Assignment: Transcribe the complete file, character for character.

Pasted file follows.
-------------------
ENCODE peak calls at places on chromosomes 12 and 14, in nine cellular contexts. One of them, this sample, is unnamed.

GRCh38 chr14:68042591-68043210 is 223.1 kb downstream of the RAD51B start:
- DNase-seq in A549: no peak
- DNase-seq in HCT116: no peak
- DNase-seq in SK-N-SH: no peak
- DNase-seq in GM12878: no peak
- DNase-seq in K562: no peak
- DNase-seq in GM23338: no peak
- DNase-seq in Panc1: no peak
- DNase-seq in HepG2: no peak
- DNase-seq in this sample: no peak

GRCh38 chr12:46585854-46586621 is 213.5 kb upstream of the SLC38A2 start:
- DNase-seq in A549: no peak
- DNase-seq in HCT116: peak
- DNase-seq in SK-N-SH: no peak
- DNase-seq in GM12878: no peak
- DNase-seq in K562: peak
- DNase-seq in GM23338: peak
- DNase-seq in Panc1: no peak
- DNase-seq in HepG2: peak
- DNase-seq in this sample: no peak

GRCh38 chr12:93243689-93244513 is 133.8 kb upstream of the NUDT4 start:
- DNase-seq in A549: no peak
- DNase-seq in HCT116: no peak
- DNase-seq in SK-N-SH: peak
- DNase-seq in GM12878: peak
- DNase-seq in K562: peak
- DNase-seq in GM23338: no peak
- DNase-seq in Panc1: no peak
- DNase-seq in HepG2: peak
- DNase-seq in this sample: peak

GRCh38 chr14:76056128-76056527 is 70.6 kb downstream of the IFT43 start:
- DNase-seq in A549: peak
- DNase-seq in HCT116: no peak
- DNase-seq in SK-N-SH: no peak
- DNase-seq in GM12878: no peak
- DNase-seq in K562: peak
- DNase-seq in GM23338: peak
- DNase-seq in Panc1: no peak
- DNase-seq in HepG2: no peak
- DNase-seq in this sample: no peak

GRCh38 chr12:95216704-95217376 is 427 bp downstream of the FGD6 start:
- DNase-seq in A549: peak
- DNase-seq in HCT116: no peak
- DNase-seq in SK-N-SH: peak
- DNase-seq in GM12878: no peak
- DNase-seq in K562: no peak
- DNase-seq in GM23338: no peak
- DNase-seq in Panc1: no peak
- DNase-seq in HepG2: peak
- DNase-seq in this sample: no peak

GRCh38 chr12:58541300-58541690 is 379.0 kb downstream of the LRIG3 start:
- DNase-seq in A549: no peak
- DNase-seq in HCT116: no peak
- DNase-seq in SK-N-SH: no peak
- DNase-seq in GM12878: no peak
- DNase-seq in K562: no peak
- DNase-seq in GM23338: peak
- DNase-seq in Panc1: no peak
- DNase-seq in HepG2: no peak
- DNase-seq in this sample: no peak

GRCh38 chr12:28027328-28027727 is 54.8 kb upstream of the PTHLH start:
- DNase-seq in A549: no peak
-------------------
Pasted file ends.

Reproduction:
ENCODE peak calls at places on chromosomes 12 and 14, in nine cellular contexts. One of them, this sample, is unnamed.

GRCh38 chr14:68042591-68043210 is 223.1 kb downstream of the RAD51B start:
- DNase-seq in A549: no peak
- DNase-seq in HCT116: no peak
- DNase-seq in SK-N-SH: no peak
- DNase-seq in GM12878: no peak
- DNase-seq in K562: no peak
- DNase-seq in GM23338: no peak
- DNase-seq in Panc1: no peak
- DNase-seq in HepG2: no peak
- DNase-seq in this sample: no peak

GRCh38 chr12:46585854-46586621 is 213.5 kb upstream of the SLC38A2 start:
- DNase-seq in A549: no peak
- DNase-seq in HCT116: peak
- DNase-seq in SK-N-SH: no peak
- DNase-seq in GM12878: no peak
- DNase-seq in K562: peak
- DNase-seq in GM23338: peak
- DNase-seq in Panc1: no peak
- DNase-seq in HepG2: peak
- DNase-seq in this sample: no peak

GRCh38 chr12:93243689-93244513 is 133.8 kb upstream of the NUDT4 start:
- DNase-seq in A549: no peak
- DNase-seq in HCT116: no peak
- DNase-seq in SK-N-SH: peak
- DNase-seq in GM12878: peak
- DNase-seq in K562: peak
- DNase-seq in GM23338: no peak
- DNase-seq in Panc1: no peak
- DNase-seq in HepG2: peak
- DNase-seq in this sample: peak

GRCh38 chr14:76056128-76056527 is 70.6 kb downstream of the IFT43 start:
- DNase-seq in A549: peak
- DNase-seq in HCT116: no peak
- DNase-seq in SK-N-SH: no peak
- DNase-seq in GM12878: no peak
- DNase-seq in K562: peak
- DNase-seq in GM23338: peak
- DNase-seq in Panc1: no peak
- DNase-seq in HepG2: no peak
- DNase-seq in this sample: no peak

GRCh38 chr12:95216704-95217376 is 427 bp downstream of the FGD6 start:
- DNase-seq in A549: peak
- DNase-seq in HCT116: no peak
- DNase-seq in SK-N-SH: peak
- DNase-seq in GM12878: no peak
- DNase-seq in K562: no peak
- DNase-seq in GM23338: no peak
- DNase-seq in Panc1: no peak
- DNase-seq in HepG2: peak
- DNase-seq in this sample: no peak

GRCh38 chr12:58541300-58541690 is 379.0 kb downstream of the LRIG3 start:
- DNase-seq in A549: no peak
- DNase-seq in HCT116: no peak
- DNase-seq in SK-N-SH: no peak
- DNase-seq in GM12878: no peak
- DNase-seq in K562: no peak
- DNase-seq in GM23338: peak
- DNase-seq in Panc1: no peak
- DNase-seq in HepG2: no peak
- DNase-seq in this sample: no peak

GRCh38 chr12:28027328-28027727 is 54.8 kb upstream of the PTHLH start:
- DNase-seq in A549: no peak